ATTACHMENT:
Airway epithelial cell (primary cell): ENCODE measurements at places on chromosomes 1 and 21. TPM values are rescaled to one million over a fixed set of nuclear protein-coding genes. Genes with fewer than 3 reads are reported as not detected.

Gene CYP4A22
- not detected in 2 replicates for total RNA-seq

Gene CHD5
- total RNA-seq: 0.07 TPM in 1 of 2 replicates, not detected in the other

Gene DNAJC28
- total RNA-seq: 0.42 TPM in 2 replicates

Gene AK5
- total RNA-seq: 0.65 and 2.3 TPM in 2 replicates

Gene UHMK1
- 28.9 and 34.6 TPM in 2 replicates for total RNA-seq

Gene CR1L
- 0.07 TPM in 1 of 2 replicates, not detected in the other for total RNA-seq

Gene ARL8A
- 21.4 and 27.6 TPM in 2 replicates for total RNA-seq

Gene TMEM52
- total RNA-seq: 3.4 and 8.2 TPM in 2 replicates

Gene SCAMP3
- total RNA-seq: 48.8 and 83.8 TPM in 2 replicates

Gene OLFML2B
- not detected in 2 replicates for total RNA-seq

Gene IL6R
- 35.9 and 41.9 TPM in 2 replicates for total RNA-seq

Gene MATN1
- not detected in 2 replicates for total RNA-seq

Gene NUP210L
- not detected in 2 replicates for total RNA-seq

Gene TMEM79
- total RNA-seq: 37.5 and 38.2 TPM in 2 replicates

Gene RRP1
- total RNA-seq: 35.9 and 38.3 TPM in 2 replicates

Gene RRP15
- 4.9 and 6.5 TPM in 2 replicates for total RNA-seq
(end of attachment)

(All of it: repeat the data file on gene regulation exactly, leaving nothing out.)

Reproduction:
Airway epithelial cell (primary cell): ENCODE measurements at places on chromosomes 1 and 21. TPM values are rescaled to one million over a fixed set of nuclear protein-coding genes. Genes with fewer than 3 reads are reported as not detected.

Gene CYP4A22
- not detected in 2 replicates for total RNA-seq

Gene CHD5
- total RNA-seq: 0.07 TPM in 1 of 2 replicates, not detected in the other

Gene DNAJC28
- total RNA-seq: 0.42 TPM in 2 replicates

Gene AK5
- total RNA-seq: 0.65 and 2.3 TPM in 2 replicates

Gene UHMK1
- 28.9 and 34.6 TPM in 2 replicates for total RNA-seq

Gene CR1L
- 0.07 TPM in 1 of 2 replicates, not detected in the other for total RNA-seq

Gene ARL8A
- 21.4 and 27.6 TPM in 2 replicates for total RNA-seq

Gene TMEM52
- total RNA-seq: 3.4 and 8.2 TPM in 2 replicates

Gene SCAMP3
- total RNA-seq: 48.8 and 83.8 TPM in 2 replicates

Gene OLFML2B
- not detected in 2 replicates for total RNA-seq

Gene IL6R
- 35.9 and 41.9 TPM in 2 replicates for total RNA-seq

Gene MATN1
- not detected in 2 replicates for total RNA-seq

Gene NUP210L
- not detected in 2 replicates for total RNA-seq

Gene TMEM79
- total RNA-seq: 37.5 and 38.2 TPM in 2 replicates

Gene RRP1
- total RNA-seq: 35.9 and 38.3 TPM in 2 replicates

Gene RRP15
- 4.9 and 6.5 TPM in 2 replicates for total RNA-seq